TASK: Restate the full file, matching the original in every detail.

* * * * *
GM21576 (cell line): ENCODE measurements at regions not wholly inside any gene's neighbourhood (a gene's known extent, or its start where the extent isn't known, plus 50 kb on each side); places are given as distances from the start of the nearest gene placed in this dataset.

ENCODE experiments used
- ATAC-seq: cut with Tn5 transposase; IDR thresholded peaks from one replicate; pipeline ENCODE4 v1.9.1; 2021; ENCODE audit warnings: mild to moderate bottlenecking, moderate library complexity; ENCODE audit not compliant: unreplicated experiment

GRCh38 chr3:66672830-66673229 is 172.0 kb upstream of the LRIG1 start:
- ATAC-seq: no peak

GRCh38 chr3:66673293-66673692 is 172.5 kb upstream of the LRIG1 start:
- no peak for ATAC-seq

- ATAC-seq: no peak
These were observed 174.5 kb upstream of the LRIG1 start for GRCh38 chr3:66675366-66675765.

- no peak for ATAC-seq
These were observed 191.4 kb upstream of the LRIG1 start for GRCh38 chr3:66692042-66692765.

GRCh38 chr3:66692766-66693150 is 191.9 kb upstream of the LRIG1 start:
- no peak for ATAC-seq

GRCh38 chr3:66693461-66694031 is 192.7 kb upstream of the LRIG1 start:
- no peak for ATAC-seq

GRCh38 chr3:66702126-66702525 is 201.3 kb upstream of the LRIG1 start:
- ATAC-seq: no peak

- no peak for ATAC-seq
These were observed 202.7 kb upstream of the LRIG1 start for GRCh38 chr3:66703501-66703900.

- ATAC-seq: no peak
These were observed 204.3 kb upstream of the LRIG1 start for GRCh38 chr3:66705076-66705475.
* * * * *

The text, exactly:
GM21576 (cell line): ENCODE measurements at regions not wholly inside any gene's neighbourhood (a gene's known extent, or its start where the extent isn't known, plus 50 kb on each side); places are given as distances from the start of the nearest gene placed in this dataset.

ENCODE experiments used
- ATAC-seq: cut with Tn5 transposase; IDR thresholded peaks from one replicate; pipeline ENCODE4 v1.9.1; 2021; ENCODE audit warnings: mild to moderate bottlenecking, moderate library complexity; ENCODE audit not compliant: unreplicated experiment

GRCh38 chr3:66672830-66673229 is 172.0 kb upstream of the LRIG1 start:
- ATAC-seq: no peak

GRCh38 chr3:66673293-66673692 is 172.5 kb upstream of the LRIG1 start:
- no peak for ATAC-seq

- ATAC-seq: no peak
These were observed 174.5 kb upstream of the LRIG1 start for GRCh38 chr3:66675366-66675765.

- no peak for ATAC-seq
These were observed 191.4 kb upstream of the LRIG1 start for GRCh38 chr3:66692042-66692765.

GRCh38 chr3:66692766-66693150 is 191.9 kb upstream of the LRIG1 start:
- no peak for ATAC-seq

GRCh38 chr3:66693461-66694031 is 192.7 kb upstream of the LRIG1 start:
- no peak for ATAC-seq

GRCh38 chr3:66702126-66702525 is 201.3 kb upstream of the LRIG1 start:
- ATAC-seq: no peak

- no peak for ATAC-seq
These were observed 202.7 kb upstream of the LRIG1 start for GRCh38 chr3:66703501-66703900.

- ATAC-seq: no peak
These were observed 204.3 kb upstream of the LRIG1 start for GRCh38 chr3:66705076-66705475.